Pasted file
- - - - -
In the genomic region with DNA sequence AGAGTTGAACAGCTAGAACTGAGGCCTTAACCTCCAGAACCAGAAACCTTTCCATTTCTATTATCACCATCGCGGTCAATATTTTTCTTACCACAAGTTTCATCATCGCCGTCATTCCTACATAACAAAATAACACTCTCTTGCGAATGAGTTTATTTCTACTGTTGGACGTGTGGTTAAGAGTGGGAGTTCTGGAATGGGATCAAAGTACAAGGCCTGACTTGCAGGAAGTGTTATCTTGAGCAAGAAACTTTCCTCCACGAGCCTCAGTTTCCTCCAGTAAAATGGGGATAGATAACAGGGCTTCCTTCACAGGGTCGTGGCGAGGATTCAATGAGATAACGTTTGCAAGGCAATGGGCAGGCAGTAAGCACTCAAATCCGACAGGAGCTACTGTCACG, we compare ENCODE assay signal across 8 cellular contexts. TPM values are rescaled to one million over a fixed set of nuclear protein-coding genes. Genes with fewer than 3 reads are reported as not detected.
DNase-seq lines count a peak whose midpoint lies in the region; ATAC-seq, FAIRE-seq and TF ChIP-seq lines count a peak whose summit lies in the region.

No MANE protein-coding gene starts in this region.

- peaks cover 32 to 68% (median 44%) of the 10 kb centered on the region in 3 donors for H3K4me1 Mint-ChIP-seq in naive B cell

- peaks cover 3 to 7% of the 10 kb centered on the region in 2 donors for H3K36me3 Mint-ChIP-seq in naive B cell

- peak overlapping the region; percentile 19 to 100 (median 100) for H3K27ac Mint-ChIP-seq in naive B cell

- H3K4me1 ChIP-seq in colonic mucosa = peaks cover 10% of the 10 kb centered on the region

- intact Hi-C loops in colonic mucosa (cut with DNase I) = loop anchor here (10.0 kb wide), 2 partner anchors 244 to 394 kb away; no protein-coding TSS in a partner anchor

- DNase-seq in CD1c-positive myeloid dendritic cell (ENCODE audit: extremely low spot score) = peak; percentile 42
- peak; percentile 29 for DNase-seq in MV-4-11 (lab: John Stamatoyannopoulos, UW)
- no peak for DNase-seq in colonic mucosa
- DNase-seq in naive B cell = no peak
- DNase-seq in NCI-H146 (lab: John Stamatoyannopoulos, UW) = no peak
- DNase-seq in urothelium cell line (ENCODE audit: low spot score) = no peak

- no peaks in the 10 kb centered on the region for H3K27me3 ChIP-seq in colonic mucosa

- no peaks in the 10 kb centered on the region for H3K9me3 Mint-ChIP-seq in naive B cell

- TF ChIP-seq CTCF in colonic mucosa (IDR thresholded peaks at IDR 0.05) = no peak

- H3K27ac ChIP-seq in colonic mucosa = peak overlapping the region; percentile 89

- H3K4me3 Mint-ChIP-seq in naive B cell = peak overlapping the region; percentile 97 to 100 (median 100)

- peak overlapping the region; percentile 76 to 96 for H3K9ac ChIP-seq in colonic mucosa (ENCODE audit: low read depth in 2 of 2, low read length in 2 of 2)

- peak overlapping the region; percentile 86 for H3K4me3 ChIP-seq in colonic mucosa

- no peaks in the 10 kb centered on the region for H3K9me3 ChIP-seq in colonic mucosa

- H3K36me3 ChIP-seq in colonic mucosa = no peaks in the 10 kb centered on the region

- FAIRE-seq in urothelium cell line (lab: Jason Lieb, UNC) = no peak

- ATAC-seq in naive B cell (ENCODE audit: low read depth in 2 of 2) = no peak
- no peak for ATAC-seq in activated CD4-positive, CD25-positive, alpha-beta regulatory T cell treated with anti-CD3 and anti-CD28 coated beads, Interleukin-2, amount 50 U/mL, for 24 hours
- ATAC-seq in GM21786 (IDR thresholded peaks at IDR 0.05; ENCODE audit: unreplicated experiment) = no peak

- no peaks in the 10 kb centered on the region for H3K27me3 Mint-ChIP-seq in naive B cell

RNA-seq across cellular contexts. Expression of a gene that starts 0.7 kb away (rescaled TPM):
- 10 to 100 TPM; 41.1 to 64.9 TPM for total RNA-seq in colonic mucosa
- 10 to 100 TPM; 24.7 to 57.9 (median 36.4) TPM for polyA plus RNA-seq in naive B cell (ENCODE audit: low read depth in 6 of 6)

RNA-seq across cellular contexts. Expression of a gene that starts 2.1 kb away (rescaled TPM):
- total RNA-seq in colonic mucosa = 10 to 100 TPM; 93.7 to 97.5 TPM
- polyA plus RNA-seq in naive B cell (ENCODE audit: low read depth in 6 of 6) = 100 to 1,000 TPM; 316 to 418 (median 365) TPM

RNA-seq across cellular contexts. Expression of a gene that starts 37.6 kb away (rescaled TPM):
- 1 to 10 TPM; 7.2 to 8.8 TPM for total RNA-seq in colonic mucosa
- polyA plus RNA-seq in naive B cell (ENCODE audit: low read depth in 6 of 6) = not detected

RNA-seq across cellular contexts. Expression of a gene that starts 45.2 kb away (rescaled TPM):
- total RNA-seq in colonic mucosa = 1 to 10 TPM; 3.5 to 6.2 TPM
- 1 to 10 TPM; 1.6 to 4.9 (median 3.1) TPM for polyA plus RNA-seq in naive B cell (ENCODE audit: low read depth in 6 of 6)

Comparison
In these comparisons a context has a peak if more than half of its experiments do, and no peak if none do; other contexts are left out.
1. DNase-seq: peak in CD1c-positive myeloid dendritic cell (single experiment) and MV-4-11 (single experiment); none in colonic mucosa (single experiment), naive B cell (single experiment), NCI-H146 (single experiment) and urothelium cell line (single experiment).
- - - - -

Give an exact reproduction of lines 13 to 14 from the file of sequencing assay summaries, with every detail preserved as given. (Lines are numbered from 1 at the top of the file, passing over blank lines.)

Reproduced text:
- DNase-seq in NCI-H146 (lab: John Stamatoyannopoulos, UW) = no peak
- DNase-seq in urothelium cell line (ENCODE audit: low spot score) = no peak